Although this one frame squash doesn’t seem like much, it adds a little spice of believability to something that would otherwise look remarkably generic. You can add it to the next two bounce frames, of course decreasing the amount of squash each time as the ball loses energy.
Well, you’ve reached the end of this tutorial, but you’ve got a lot of room to experiment now. Try different timings, interpolations, whatever. Don’t be afraid to exaggerate or make it look like it’s got a mind of its own. If you can make a plain old sphere look like something that it’s not, then you’re already on your way to becoming a great animator.
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Learn Maya Animation – Bouncing Ball – Part 2
By Geoff Beatty
In last week’s exciting episode…
Part 1 of this tutorial taught you how to set some basic keyframes on a sphere as a first step in making a bouncing ball. However, we could only go so far in using the timeline for our animation. Instead of a bouncing ball, we got something that looked more like a floating, wavy ball (screenshot). This is obviously not acceptable. If we can put a man on the moon, then we should be able to make a ball look like it’s actually bouncing. To do this, we’ll need to dive into the graph editor.
Graph Editor and Setup
The Graph Editor is one of the most important interfaces for creating animation in Maya. The viewport and the timeline are great tools for quickly interacting with an object or character, but they’re not very good at letting you refine the motion. The Graph Editor, however, allows you to have a very high level of control over your keyframes as well as the interpolation between them. Although it may look confusing, it’s actually a pretty common interface among software packages, and most 3D and 2D animation tools have something very similar. I’m going to assume that you are already familiar with the basics of the graph editor, but if you aren’t, it might be a good time to read through some of the Autodesk documentation to familiarize yourself. I like to work with a viewport on top and the graph editor on the bottom, but you can work with any layout where you can view the object and the graph at the same time.
Working in the Graph Editor
- Select the ball in the viewport. You should then see the curves load into the graph editor and a list of the animated attributes on the left (screenshot).
- Go to your main menu and choose “Edit>Delete by Type>Static Channels (screenshot)” This eliminates keyframes on any of the attributes that have only one keyframe (in other words, they don’t have any animation on them). This will help weed out unimportant data from the Graph Editor, essentially uncluttering it for us.
- Select the Translate X attribute from the list on the left, and then marquee-select all the keys except for the first and the last (screenshot). Delete these keys (screenshot).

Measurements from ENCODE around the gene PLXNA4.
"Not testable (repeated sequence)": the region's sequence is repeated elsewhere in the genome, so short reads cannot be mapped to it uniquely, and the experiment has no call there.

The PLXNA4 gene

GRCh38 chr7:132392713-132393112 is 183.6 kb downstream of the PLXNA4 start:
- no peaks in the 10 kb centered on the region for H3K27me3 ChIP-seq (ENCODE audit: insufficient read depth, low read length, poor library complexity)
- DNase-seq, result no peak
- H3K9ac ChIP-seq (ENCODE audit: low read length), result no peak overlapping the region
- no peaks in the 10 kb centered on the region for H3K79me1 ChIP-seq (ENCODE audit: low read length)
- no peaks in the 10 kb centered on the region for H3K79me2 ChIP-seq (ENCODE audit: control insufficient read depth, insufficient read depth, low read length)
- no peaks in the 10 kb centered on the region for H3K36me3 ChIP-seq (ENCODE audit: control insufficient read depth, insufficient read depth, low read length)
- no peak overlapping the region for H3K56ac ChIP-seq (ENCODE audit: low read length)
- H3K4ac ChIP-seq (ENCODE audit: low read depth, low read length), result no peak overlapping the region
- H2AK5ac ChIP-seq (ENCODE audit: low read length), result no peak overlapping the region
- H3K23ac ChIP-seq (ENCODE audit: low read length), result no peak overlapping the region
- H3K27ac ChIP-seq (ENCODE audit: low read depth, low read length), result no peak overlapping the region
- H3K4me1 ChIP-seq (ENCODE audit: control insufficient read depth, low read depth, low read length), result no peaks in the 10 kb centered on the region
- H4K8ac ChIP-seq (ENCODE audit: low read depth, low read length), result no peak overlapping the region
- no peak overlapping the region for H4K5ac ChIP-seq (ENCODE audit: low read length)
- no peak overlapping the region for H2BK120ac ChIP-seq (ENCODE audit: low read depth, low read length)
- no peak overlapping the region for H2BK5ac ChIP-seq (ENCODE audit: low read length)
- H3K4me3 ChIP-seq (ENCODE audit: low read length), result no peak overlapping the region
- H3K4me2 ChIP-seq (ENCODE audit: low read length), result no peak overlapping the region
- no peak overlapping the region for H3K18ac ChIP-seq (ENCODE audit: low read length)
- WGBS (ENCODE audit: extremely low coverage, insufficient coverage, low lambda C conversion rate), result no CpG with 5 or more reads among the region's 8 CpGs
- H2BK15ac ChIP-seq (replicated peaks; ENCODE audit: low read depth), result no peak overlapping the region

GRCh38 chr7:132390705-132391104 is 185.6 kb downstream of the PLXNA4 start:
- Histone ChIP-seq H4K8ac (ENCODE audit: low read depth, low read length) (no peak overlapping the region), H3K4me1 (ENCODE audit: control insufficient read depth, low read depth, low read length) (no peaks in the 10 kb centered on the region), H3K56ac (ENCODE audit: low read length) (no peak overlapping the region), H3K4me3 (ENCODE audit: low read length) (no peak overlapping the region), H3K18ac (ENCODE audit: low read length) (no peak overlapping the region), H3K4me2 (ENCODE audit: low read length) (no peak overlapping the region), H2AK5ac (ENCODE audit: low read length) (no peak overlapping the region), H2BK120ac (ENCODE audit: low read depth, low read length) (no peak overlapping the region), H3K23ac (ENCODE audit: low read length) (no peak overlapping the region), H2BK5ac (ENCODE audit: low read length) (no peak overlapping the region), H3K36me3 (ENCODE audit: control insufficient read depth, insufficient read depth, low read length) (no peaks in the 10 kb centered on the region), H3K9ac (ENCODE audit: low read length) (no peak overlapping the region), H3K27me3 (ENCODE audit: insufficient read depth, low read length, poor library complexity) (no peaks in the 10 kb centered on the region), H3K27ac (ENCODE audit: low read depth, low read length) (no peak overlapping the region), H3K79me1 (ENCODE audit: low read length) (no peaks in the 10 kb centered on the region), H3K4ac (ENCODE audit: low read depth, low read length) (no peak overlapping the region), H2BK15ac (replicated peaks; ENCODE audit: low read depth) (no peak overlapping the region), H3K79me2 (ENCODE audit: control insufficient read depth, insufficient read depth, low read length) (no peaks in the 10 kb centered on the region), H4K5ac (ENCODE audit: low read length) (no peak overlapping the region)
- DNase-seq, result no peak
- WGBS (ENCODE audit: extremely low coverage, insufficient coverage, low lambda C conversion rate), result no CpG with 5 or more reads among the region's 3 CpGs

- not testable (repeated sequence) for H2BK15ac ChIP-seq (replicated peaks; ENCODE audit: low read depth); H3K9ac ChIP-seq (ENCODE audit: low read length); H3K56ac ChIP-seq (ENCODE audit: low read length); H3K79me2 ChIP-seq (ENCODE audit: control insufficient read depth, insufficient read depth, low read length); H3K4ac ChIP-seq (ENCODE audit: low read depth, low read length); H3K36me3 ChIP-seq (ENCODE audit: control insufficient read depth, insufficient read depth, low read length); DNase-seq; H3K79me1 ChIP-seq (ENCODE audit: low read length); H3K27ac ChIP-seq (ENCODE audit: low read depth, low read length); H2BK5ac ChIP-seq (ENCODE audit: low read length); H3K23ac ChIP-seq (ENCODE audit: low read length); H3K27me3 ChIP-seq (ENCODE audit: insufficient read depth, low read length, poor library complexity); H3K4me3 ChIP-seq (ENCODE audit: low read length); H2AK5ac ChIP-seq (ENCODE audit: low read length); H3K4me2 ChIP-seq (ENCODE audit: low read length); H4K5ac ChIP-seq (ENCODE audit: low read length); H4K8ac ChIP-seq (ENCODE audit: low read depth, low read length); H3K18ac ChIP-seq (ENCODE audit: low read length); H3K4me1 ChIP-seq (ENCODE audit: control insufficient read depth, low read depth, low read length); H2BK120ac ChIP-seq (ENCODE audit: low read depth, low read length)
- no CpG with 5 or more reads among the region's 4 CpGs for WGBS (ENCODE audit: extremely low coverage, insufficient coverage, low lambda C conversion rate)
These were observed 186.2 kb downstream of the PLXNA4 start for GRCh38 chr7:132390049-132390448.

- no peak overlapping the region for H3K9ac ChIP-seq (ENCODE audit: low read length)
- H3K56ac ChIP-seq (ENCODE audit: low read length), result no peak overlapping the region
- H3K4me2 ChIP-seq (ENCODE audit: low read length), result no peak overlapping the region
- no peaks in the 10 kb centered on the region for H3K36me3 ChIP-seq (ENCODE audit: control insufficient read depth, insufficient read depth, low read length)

- Now select the Translate Y attribute and hit the “f” key in the graph to fit the curve to the window. Select the three keyframes at the top of the curve and, in the Graph Editor menu, choose “Tangents>Flat (screenshot).
- While we’re at it, let’s use our Move tool (and don’t forget that you need to use your middle mouse button with it – a common thing to forget) to give each of those upper keyframes a descending value, to mimic the way a ball loses altitude with each bounce (screenshot).
- Now, let’s select those bottom keyframes, the ones representing the point of contact with the ground. Go to the Graph Editor menu and choose “Keys>Break Tangents (screenshot).” This will allow us to change the in and out tangents of these keyframes separately. You can tell that they’re “broken” because one tangent is brown and the other one is blue.
- Using your Move tool (and middle mouse button) to orient the tangents more vertically (screenshot).
Why Did We Do What We Did?
In Step 3, deleting the middle keys gives us a simple linear interpolation between the first and last keyframe. This simple line (as opposed the uneven line before) signifies a constant velocity for the ball as it travels from left to right. If we were to look at some reference, we would see that, until a ball stops bouncing and begins to roll, it retains a fairly constant velocity in whatever direction it was thrown.
In Step 4, we “flattened” the tangents. Just as straight lines define a constant velocity, flattening out the tangents of a curve give us an “ease in” and an “ease out” for a given motion. This mimics the way that a ball gets slower as it approaches the top of its arc, and then accelerates as it approaches the ground.
In Steps 6 and 7, we adjusted the tangents of the contact frames so that they would look more like an actual bounce than the “floating” that was happening in the previous iteration. It’s like the physics of a pool ball – the angle of incidence equals the angle of reflection.
In the next installment of the tutorial, we’ll take a look at some of the refinements you can make to the animation to give it real character. This might be a good time to take some more video or look at more reference footage. You might even start seeing how this applies.
Maya Animation Continued Reading:
Start at the beginning: Part 1: Learn Maya Animation
Read here next: Part 3: Learn Maya Animation
A detailed study: Learning Maya Animation One Step at a Time
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Learn Maya Animation – Bouncing Ball – Part 1
By Geoff Beatty
The bouncing ball exercise has been a staple of animation classes for a long time. While it’s true that it’s not something you see too often in the professional world (with the exception of this wonderful Pixar/Sesame Street short and this very funny Aardman bit, it’s actually a very helpful exercise. That’s because it is a great distillation of so many animation principles. It addresses, in simplified form, the very same challenges of animating something more complex like, say, a character. That’s why we’re going to go through the process of animating a bouncing ball in Maya. Follow along if you’d like to learn to animate with Maya.